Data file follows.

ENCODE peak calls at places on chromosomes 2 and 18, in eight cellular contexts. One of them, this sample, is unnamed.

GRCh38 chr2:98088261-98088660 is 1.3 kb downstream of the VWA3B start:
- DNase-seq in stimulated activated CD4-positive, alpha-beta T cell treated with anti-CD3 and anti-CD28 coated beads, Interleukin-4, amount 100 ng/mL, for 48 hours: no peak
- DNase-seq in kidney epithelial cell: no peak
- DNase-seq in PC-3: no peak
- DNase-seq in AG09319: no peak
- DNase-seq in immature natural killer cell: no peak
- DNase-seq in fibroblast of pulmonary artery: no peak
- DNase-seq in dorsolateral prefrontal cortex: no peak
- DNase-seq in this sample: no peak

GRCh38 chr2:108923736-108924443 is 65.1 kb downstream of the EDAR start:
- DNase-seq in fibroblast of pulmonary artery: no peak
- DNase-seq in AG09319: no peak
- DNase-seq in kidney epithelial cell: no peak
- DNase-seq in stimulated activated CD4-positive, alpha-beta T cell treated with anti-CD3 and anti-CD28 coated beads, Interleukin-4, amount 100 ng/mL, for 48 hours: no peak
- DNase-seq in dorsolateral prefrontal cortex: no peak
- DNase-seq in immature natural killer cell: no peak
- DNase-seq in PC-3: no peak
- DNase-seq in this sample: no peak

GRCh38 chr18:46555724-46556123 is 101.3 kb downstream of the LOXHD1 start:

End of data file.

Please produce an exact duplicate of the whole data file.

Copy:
ENCODE peak calls at places on chromosomes 2 and 18, in eight cellular contexts. One of them, this sample, is unnamed.

GRCh38 chr2:98088261-98088660 is 1.3 kb downstream of the VWA3B start:
- DNase-seq in stimulated activated CD4-positive, alpha-beta T cell treated with anti-CD3 and anti-CD28 coated beads, Interleukin-4, amount 100 ng/mL, for 48 hours: no peak
- DNase-seq in kidney epithelial cell: no peak
- DNase-seq in PC-3: no peak
- DNase-seq in AG09319: no peak
- DNase-seq in immature natural killer cell: no peak
- DNase-seq in fibroblast of pulmonary artery: no peak
- DNase-seq in dorsolateral prefrontal cortex: no peak
- DNase-seq in this sample: no peak

GRCh38 chr2:108923736-108924443 is 65.1 kb downstream of the EDAR start:
- DNase-seq in fibroblast of pulmonary artery: no peak
- DNase-seq in AG09319: no peak
- DNase-seq in kidney epithelial cell: no peak
- DNase-seq in stimulated activated CD4-positive, alpha-beta T cell treated with anti-CD3 and anti-CD28 coated beads, Interleukin-4, amount 100 ng/mL, for 48 hours: no peak
- DNase-seq in dorsolateral prefrontal cortex: no peak
- DNase-seq in immature natural killer cell: no peak
- DNase-seq in PC-3: no peak
- DNase-seq in this sample: no peak

GRCh38 chr18:46555724-46556123 is 101.3 kb downstream of the LOXHD1 start: